I was observing how the topic was becoming just as important an element of overall sustainability as ‘traditional’ environmental sustainability. Several conversations since have reinforced my view that what is perhaps more commonly referred to as social value will continue to drive the news agenda as 2013 progresses.
Much of what companies are now saying about their greater use of apprentices, their engagement with local community groups and their commitment to training local workers can be traced back to the Public Services (Social Value) Act 2012, which was enacted in March of last year.
Let’s be clear – organisations of all sizes, and certainly not just those offering FM services, were gradually moving to embrace this way of thinking anyway. But what we were seeing prior to the introduction of the act, and have seen a great deal more of since, are a variety of innovative service delivery models, where engagement with the local community is a key focus. It’s nothing if not a dynamic area of activity.
Contrary to what some see as an issue that emphasises the capabilities of larger service providers, others tell me that the opportunities presented by tying service to social value will in fact empower smaller to mid-market FM service providers. Smaller means more local, and more local means greater bespoke attention on the needs of the local community – at least, that’s the theory.
So, OK, it’s easy to understand why service providers would seek to influence prospective clients, particularly those in the public sector, by putting forward plans that allow them meet their own social value commitments.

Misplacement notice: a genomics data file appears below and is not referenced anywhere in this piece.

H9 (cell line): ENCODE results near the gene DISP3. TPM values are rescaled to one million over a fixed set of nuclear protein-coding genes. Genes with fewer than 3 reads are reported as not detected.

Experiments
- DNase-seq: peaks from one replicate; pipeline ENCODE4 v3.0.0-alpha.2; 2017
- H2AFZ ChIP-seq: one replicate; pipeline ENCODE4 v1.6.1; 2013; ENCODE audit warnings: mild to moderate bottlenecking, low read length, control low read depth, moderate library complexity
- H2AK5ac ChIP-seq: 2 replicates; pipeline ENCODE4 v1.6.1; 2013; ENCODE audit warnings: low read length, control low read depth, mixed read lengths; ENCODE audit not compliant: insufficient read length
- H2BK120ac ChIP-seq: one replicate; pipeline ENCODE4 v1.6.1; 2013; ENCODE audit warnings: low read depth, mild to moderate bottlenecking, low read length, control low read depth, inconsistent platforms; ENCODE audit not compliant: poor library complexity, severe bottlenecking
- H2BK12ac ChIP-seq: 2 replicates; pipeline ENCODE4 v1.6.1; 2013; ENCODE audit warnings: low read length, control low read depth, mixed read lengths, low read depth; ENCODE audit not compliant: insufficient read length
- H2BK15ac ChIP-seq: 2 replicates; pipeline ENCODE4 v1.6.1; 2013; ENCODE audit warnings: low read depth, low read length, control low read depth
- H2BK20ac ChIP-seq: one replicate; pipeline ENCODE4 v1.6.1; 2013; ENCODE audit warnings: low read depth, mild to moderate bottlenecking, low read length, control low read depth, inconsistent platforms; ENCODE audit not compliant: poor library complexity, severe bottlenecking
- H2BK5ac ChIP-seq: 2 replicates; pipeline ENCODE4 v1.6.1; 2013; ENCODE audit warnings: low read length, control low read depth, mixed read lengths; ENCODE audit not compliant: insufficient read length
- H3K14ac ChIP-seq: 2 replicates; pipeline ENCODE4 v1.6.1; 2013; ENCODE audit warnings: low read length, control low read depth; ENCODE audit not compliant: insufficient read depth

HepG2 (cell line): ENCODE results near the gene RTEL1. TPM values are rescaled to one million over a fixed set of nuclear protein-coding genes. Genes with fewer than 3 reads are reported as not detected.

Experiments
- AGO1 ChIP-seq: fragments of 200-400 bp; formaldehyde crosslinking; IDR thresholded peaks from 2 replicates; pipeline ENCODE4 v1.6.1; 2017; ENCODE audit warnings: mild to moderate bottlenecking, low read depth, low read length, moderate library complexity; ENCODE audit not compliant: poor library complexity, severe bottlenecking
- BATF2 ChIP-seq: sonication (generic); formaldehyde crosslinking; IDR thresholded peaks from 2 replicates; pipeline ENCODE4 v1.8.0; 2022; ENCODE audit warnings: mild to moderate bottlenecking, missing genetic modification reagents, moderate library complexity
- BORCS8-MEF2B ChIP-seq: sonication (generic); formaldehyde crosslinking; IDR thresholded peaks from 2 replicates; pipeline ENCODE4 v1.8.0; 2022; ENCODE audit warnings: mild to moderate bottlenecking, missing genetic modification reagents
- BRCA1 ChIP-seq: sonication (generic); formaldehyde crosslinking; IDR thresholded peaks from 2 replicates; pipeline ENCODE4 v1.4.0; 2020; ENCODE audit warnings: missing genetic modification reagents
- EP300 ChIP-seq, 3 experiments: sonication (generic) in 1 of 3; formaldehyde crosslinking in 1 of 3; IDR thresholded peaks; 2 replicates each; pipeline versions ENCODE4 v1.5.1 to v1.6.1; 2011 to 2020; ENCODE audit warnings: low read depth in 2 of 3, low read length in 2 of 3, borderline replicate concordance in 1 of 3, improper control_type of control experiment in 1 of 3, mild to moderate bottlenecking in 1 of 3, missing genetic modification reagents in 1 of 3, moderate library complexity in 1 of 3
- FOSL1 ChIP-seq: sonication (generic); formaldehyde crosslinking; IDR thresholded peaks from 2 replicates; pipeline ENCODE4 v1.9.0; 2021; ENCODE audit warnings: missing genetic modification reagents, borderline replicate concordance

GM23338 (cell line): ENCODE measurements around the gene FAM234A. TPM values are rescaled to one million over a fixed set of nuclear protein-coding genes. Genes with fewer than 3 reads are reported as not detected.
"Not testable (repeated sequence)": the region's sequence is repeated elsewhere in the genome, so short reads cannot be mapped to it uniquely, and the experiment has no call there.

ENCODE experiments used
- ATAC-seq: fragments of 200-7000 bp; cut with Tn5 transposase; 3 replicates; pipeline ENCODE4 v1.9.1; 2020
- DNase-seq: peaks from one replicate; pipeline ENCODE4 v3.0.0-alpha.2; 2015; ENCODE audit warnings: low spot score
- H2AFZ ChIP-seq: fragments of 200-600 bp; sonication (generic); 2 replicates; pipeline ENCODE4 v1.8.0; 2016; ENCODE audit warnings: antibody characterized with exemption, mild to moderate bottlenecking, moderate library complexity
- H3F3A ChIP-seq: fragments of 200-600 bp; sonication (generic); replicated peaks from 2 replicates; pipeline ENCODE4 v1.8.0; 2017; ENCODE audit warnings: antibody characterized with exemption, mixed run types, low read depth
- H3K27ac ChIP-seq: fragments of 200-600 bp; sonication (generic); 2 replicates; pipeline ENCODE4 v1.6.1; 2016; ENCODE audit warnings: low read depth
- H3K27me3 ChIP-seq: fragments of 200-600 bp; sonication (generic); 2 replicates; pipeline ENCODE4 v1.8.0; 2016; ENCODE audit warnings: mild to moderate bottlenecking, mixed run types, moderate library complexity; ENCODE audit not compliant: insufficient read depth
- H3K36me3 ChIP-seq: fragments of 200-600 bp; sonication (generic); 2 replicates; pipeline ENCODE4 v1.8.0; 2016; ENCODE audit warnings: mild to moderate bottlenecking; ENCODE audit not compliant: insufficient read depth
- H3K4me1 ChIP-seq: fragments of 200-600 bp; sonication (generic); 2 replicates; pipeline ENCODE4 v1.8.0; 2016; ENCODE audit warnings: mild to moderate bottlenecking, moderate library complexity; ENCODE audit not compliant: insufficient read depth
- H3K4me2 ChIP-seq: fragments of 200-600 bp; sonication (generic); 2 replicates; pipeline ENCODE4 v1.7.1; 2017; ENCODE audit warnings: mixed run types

But what does social value mean to the in-house facilities manager? The drivers of social value for in-house FMs may be quite different, and they are certainly more likely to result from the public perception requirements and legal obligations of the organisations for which they work.
That said, the famously people-friendly nature of the typical FM makes he or she a potentially superb manager of initiatives that involve interaction with their local communities. As to the potential impact of social value on how FM is perceived within organisations, it’s easy to visualise social sustainability initiatives showcasing what FM delivers across the organisation and workplace. Local engagement and apprentice initiatives would in many cases be logically routed through the FM department, and of course the obvious connection is FM’s strong existing involvement with sustainability of the environmental kind.
FM can lead an organisation’s social and environmental sustainability charge – two issues that just happen to have a huge impact on the way an organisation is perceived, or wants to be perceived, by the outside world. FM is perhaps uniquely placed in this regard.
Martin Read is managing editor for FM World